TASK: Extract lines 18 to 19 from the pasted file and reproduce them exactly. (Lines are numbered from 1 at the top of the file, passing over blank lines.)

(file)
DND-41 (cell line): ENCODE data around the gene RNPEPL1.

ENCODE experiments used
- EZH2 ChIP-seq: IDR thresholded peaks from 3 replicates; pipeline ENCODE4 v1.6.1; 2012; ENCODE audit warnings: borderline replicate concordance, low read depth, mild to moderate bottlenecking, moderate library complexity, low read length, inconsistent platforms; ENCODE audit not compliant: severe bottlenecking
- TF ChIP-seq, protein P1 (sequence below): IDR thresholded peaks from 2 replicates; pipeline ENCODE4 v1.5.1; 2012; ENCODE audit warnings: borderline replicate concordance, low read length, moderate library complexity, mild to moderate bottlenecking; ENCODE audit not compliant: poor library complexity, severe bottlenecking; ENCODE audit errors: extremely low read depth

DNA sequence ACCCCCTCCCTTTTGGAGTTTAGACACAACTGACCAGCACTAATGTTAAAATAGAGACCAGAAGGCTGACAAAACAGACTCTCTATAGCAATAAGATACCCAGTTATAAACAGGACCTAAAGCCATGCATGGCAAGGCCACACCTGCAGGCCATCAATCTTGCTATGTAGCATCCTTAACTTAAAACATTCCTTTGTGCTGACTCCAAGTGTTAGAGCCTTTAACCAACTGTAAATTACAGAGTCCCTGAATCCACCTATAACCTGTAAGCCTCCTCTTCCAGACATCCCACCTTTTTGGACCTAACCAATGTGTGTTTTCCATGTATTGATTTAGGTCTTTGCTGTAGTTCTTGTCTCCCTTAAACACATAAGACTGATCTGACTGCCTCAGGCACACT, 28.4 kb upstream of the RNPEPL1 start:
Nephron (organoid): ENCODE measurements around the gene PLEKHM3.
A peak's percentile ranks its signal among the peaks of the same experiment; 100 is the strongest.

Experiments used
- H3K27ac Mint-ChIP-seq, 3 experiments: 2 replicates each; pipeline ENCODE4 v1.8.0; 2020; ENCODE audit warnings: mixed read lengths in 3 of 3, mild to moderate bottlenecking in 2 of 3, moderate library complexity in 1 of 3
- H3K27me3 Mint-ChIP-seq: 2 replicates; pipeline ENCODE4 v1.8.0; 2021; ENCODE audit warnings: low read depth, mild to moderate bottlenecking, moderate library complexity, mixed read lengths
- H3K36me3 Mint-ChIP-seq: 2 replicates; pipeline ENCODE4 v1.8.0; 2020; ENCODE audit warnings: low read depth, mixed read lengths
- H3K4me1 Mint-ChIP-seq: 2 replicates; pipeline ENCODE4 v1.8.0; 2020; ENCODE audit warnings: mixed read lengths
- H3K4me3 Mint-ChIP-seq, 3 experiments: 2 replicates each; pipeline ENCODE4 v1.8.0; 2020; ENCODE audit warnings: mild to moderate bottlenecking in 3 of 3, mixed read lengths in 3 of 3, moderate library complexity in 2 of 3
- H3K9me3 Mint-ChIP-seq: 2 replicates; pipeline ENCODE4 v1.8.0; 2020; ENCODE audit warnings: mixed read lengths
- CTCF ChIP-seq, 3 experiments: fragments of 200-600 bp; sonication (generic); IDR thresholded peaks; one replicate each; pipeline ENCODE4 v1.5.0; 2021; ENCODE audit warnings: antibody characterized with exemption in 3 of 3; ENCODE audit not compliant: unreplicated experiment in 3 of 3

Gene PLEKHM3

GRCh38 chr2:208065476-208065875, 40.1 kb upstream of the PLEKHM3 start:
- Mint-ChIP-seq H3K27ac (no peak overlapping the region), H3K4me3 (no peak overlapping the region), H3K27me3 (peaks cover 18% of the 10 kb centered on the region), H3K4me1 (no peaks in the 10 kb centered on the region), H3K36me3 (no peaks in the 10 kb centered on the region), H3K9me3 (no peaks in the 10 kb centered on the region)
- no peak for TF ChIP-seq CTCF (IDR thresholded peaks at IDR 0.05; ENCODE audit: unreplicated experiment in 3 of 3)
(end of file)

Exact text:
- Mint-ChIP-seq H3K27ac (no peak overlapping the region), H3K4me3 (no peak overlapping the region), H3K27me3 (peaks cover 18% of the 10 kb centered on the region), H3K4me1 (no peaks in the 10 kb centered on the region), H3K36me3 (no peaks in the 10 kb centered on the region), H3K9me3 (no peaks in the 10 kb centered on the region)
- no peak for TF ChIP-seq CTCF (IDR thresholded peaks at IDR 0.05; ENCODE audit: unreplicated experiment in 3 of 3)